None of the three issues to come to a nationwide vote on June 17 looks likely to win majorities at the ballot box. A proposal to promote so-called Managed Care systems appears set for a resounding defeat, according to a leading pollster.This content was published on June 7, 2012 - 11:00
Political scientist Claude Longchamp of the GfS Bern research institute is pessimistic about the prospects of the health vote. He says there is enough evidence from two series of interviews that voters will overwhelmingly reject a Managed Care scheme.
Support dropped by five per cent, while opposition increased markedly to 58 per cent, compared with a first poll at the beginning of May. (For detailed figures see graphic on the right.)
“The message in favour of Managed Care has not reached citizens, it seems. There are no majorities among the grassroots of any political party or in any language region of the country,” Longchamp explained.
He said it did not help that several parties changed sides during the campaign, which added to a general unease among the population. But Longchamp saw a more fundamental problem.
“Only one in four people understands what Managed Care is about,” he said.
Researchers found that of the minority of the respondents familiar with the system, only those who have a very positive personal experience will apparently vote in favour.
Longchamp noted that even the name of the proposed healthcare system was not inspiring much trust. Given the broad division and dissent in the health sector and the general confusion, it would hardly be surprising if many voters rejected the proposal “based mainly on a vague feeling of unease towards the scheme”, he said.
No nationwide vote on health issues has been successful at the ballot box since 1997.
Pro and cons
The latest proposal foresees the promotion of networks of doctors, therapists, pharmacies and hospitals. They negotiate binding budgets with health insurance companies. Patients opting out will face higher personal costs under the compulsory insurance coverage for basic health services.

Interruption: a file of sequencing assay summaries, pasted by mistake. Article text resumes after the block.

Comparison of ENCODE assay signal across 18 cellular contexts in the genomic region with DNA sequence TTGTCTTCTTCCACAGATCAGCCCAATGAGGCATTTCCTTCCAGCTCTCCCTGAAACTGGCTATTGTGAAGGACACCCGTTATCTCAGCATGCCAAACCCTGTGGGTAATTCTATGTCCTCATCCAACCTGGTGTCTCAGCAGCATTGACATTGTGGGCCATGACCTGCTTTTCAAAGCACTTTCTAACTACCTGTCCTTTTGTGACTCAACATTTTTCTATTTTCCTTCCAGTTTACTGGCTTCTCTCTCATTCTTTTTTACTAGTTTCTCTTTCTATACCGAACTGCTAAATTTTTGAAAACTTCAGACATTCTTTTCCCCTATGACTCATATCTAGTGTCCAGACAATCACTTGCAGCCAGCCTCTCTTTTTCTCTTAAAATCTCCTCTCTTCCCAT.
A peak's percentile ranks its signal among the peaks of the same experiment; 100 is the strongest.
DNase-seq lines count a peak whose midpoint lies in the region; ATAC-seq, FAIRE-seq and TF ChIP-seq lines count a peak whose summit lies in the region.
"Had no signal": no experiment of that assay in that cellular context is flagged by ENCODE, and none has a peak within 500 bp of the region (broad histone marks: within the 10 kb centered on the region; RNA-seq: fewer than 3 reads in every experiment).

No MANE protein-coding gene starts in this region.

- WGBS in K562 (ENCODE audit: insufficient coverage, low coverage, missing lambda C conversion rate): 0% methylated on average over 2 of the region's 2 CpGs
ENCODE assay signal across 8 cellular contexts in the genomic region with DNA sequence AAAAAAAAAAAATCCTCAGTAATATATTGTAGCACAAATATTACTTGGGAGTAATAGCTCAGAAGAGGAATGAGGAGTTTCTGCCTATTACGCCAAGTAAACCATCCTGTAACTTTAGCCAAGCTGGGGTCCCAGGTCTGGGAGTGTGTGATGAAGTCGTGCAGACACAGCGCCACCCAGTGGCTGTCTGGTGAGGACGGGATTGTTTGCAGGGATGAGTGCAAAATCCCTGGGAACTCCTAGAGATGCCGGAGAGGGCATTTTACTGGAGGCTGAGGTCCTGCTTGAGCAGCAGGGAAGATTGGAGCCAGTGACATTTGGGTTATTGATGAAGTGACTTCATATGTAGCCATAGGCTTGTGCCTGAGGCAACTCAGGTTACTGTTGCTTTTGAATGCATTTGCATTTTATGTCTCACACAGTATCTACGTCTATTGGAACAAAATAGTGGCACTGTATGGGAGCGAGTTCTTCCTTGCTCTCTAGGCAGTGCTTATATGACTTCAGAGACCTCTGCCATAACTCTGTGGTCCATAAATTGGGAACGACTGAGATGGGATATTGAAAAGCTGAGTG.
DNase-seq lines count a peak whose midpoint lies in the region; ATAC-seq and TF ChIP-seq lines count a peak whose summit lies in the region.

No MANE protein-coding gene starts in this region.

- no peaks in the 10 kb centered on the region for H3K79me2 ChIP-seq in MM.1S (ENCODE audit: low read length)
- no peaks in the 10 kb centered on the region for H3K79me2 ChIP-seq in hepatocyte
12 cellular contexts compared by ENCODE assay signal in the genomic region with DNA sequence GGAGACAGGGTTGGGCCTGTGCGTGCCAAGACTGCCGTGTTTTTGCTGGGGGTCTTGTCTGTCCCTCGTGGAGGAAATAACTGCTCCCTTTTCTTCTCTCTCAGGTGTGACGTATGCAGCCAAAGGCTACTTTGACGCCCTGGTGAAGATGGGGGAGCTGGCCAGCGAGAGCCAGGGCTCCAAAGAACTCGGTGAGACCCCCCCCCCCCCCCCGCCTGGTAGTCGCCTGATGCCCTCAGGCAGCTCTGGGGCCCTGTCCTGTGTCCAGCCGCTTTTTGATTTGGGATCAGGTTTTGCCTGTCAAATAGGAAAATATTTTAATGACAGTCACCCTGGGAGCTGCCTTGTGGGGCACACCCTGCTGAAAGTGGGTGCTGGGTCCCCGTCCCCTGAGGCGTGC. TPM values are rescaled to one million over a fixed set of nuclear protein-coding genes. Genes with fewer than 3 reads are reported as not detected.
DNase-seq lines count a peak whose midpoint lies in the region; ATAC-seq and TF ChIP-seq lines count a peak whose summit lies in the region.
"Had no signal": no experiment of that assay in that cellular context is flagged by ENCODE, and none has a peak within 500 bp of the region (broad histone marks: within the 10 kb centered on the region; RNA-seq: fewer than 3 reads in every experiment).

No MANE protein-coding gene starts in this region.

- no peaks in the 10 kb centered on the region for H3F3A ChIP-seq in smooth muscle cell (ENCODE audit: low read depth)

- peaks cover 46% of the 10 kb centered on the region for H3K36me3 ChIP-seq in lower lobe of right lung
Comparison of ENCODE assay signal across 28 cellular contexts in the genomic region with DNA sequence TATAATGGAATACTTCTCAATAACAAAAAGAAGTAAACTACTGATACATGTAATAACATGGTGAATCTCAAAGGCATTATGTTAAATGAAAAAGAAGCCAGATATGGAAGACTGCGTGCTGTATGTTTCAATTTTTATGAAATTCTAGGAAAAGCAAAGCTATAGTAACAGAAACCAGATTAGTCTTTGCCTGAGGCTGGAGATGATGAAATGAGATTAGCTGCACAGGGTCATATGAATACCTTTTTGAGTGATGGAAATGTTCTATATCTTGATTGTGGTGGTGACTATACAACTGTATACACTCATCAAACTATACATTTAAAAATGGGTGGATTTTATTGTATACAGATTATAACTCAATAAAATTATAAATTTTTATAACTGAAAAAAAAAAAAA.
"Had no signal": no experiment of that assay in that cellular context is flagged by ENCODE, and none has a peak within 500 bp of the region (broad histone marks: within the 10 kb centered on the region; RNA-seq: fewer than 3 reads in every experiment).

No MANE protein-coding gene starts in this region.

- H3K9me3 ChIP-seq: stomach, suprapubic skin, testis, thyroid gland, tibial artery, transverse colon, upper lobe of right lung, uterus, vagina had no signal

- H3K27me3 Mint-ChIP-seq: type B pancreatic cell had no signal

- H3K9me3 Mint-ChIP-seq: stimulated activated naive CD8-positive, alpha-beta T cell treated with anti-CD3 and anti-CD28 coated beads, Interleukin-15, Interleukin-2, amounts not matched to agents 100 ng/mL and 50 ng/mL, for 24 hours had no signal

Supporters say the Managed Care system is necessary to reduce spending on health while increasing quality control. Costs, including health insurance premiums, have increased about 50 per cent over the past 15 years.
Opponents, however, argue the scheme would lead to a two-tier system, limiting access to doctors and making quality service affordable only to well-off patients.
The government as well as a majority in parliament have come out in favour of Managed Care, but the main doctors’ association, centre-left parties and trade unions collected enough signatures to force the scheme to a referendum.
The government said it aimed to convince up to two-thirds of the population to join Managed Care networks. At the moment they exist mainly in urban areas of the German-speaking part of the country, to a lesser extent in the French- and Italian-speaking regions.
An initiative by a conservative isolationist group seeking to give voters a greater say in foreign policy matters and a separate proposal granting tax breaks for future home owners appear to be heading for rejection too.
Opponents, including most political parties, launched their campaign early on and their message got through to citizens, says political scientist Martina Imfeld.
“It will take something major and unexpected to make things change at the last minute,” she said.
The government and the business community have warned that the initiative, backed by the rightwing Swiss People’s Party, was undermining Switzerland’s position in international negotiations and jeopardising the competitive edge of the economy.
For its part, the campaign by a house owners’ association for a proposal to boost home ownership is attractive for a young, upper-middle class electorate, according to the polling institute.
Nevertheless, support dropped over the past four weeks making acceptance of the initiative – the second ballot box attempt following March’s rejection of a similar proposal – unlikely.
The pollsters interviewed 1,403 Swiss citizens from across the country for the second of two nationwide surveys ahead of the June 17 vote.
Swiss expatriates could not be included in the poll.
The interviews took place 19 days ahead of voting day and came four weeks after a first series at the beginning of May.
The margin of error is 2.7%.
The survey was commissioned by the Swiss Broadcasting Corporation, swissinfo’s parent company, and was carried out by the leading GfS Bern research and polling institute.End of insertion
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